> > I'm not sure we want to start ascribing the type of infallibility to
> > von Neumann that, ahem, certain other people ascribe to say someone
> > like Paul.
>
> Von Neumann had little physical intuition, and even in pure mathematics was
> not as creative as Godel or Turing, but I don't know anyone in the entire
> history of Science who had a quicker mind of made fewer mathematical mistakes.
> Von Neumann never won a Nobel Prize, but more than one Nobel Prize winner
> with a boiling water IQ ( Hans Bethe, Eugene Wigner, even Richard Feynman)
> has publicly stated that in Von Neumann's presence they felt like morons.
> This despite the fact that Von Neumann always took great pains to be kind and
> exceedingly polite. The man was so smart it was terrifying, Feynman called
> him a "monster mind".
Not having examined the proof myself, I will grant that his mistake was one
of physical intuition and not mathematics. But that still does not change
the fact that something that was accepted as gospel truth for almost 30
years was a proof that in the words of Bell: "falls apart in your hands".
> > Victor J Stenger contradicts both Bell and Mermim (and presumably
> > Hermann too) about the lack of mathematical error in von Neumann's
> > work
>
> Bell said it was silly and irrelevant, he did not say it had a mathematical
> error.
I remind you that Bell didn't just say it was silly, but: "It's not just
flawed, it's silly." A phrase that I think very clearly means it's silly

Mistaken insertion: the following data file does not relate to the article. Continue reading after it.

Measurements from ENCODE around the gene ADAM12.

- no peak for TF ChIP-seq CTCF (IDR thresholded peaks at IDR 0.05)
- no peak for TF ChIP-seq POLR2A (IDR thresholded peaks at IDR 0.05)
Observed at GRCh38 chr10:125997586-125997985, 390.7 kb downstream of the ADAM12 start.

because it's so flawed. Ok, the flaw was one of physical intuition, we've
established that.
> >Cramer's transactional interpretation does not necessarily imply
> >non- locality so much as the fact that local causal principles
> >propagate (on the microcausal level) symmetrically bidirectionally
> >through time.
>
> If it's true then right now we are causing things to happen in the Vergo
> cluster of galaxies before the Earth even existed. how could you get more
> non-local than that?
Actually, the virgo cluster of galaxies from "before the Earth even existed",
to the extent that it is on our past light cone, is not in any way non-local.
Things that are separated by a zero spacetime interval are local by definition
within Einsteinian relativity. It only seems non-local because your semantic
definition of local does not agree with the one used by Einsteinian relativity
that, so far as we know, describes the reality in which we live.
I certainly agree that there are unresolved paradoxes in this stuff, but the
first order of business in penetrating these paradoxes is to jettison semantic
definitions that don't correspond to the known laws of physics.
This does not even involve QM yet. The reason QM is so mysterious is that
we have yet to fully adjust our thoughts and semantic definitions to fully
reflect the reality described by Einsteinian relativity. There are paradoxes
here, but these paradoxes are unresolved issues in Einsteinian relativity in
exactly this area. QM is actually what resolves the paradox.
More on this later.
-- In the Ecstatic Service of Life -- Omega